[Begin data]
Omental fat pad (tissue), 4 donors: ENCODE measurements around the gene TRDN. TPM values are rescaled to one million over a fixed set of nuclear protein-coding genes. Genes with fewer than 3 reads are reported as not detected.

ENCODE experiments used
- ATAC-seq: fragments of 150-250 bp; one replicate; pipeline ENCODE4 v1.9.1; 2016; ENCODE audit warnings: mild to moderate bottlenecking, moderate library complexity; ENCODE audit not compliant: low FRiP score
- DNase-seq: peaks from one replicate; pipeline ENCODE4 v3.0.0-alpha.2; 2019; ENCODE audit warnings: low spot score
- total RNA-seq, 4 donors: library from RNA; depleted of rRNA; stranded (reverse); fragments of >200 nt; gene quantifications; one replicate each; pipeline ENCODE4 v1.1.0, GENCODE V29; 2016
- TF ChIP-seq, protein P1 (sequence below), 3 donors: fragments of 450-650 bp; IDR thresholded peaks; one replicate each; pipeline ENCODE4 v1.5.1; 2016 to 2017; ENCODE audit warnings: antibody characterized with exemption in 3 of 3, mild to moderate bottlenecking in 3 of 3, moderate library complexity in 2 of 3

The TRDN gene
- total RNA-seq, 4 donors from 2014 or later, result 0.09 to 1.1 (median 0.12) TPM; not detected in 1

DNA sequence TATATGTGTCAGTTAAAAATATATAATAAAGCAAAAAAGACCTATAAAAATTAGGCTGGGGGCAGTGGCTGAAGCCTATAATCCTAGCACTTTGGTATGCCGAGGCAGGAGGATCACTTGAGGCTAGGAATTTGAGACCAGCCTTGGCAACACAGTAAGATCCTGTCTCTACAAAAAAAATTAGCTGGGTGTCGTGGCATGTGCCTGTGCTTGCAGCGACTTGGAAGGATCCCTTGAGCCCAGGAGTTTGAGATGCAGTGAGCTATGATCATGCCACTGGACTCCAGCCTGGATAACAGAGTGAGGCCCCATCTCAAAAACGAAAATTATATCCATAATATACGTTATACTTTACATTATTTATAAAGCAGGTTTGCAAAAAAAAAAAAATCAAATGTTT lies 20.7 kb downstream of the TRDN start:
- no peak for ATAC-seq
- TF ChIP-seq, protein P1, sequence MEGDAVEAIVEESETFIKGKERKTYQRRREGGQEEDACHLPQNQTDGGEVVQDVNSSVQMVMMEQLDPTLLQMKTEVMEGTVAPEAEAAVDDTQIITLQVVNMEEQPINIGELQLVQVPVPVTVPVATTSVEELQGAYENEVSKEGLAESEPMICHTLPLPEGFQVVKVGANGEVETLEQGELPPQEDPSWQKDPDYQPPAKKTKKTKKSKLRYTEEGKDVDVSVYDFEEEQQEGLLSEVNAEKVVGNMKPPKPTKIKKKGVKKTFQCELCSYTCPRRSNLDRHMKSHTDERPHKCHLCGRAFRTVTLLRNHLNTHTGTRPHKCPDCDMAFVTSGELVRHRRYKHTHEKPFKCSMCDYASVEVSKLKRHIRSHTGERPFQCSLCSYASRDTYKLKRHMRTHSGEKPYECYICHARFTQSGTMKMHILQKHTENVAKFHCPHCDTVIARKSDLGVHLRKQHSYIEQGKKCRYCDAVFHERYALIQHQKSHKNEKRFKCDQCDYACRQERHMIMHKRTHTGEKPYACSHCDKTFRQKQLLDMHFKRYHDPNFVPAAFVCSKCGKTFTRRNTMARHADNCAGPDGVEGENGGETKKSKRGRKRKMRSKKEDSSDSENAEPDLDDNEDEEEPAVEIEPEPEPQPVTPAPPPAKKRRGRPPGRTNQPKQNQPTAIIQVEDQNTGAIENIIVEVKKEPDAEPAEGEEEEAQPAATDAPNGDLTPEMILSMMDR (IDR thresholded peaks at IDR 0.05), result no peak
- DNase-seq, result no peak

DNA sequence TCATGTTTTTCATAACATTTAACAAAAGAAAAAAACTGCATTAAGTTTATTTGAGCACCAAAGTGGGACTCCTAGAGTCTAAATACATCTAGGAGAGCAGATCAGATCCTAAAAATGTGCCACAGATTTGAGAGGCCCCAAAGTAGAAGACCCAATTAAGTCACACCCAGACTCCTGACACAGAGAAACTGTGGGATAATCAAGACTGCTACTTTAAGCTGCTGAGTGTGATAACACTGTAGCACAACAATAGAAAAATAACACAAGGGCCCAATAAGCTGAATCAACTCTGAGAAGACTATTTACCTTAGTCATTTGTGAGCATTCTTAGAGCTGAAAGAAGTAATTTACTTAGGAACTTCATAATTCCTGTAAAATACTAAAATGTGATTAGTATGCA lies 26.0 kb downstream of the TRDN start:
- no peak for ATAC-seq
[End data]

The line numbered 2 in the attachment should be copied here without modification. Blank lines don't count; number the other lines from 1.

ENCODE experiments used